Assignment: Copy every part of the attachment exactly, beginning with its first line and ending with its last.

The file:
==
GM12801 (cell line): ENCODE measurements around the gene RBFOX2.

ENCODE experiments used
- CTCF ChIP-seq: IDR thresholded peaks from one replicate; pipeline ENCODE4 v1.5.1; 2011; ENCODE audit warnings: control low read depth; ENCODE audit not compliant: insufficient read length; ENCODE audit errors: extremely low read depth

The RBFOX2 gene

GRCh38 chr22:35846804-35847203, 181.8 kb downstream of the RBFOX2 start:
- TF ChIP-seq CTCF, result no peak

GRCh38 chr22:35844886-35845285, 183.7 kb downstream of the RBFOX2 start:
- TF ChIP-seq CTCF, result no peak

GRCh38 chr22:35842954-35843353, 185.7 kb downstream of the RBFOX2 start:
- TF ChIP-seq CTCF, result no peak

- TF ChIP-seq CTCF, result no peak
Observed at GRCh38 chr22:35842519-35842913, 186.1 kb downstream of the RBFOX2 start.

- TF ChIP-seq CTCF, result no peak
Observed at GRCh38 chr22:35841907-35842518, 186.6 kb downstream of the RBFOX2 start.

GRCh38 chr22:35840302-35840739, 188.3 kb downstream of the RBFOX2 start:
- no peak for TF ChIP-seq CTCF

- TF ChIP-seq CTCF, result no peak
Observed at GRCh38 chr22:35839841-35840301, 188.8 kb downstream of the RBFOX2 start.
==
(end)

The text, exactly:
GM12801 (cell line): ENCODE measurements around the gene RBFOX2.

ENCODE experiments used
- CTCF ChIP-seq: IDR thresholded peaks from one replicate; pipeline ENCODE4 v1.5.1; 2011; ENCODE audit warnings: control low read depth; ENCODE audit not compliant: insufficient read length; ENCODE audit errors: extremely low read depth

The RBFOX2 gene

GRCh38 chr22:35846804-35847203, 181.8 kb downstream of the RBFOX2 start:
- TF ChIP-seq CTCF, result no peak

GRCh38 chr22:35844886-35845285, 183.7 kb downstream of the RBFOX2 start:
- TF ChIP-seq CTCF, result no peak

GRCh38 chr22:35842954-35843353, 185.7 kb downstream of the RBFOX2 start:
- TF ChIP-seq CTCF, result no peak

- TF ChIP-seq CTCF, result no peak
Observed at GRCh38 chr22:35842519-35842913, 186.1 kb downstream of the RBFOX2 start.

- TF ChIP-seq CTCF, result no peak
Observed at GRCh38 chr22:35841907-35842518, 186.6 kb downstream of the RBFOX2 start.

GRCh38 chr22:35840302-35840739, 188.3 kb downstream of the RBFOX2 start:
- no peak for TF ChIP-seq CTCF

- TF ChIP-seq CTCF, result no peak
Observed at GRCh38 chr22:35839841-35840301, 188.8 kb downstream of the RBFOX2 start.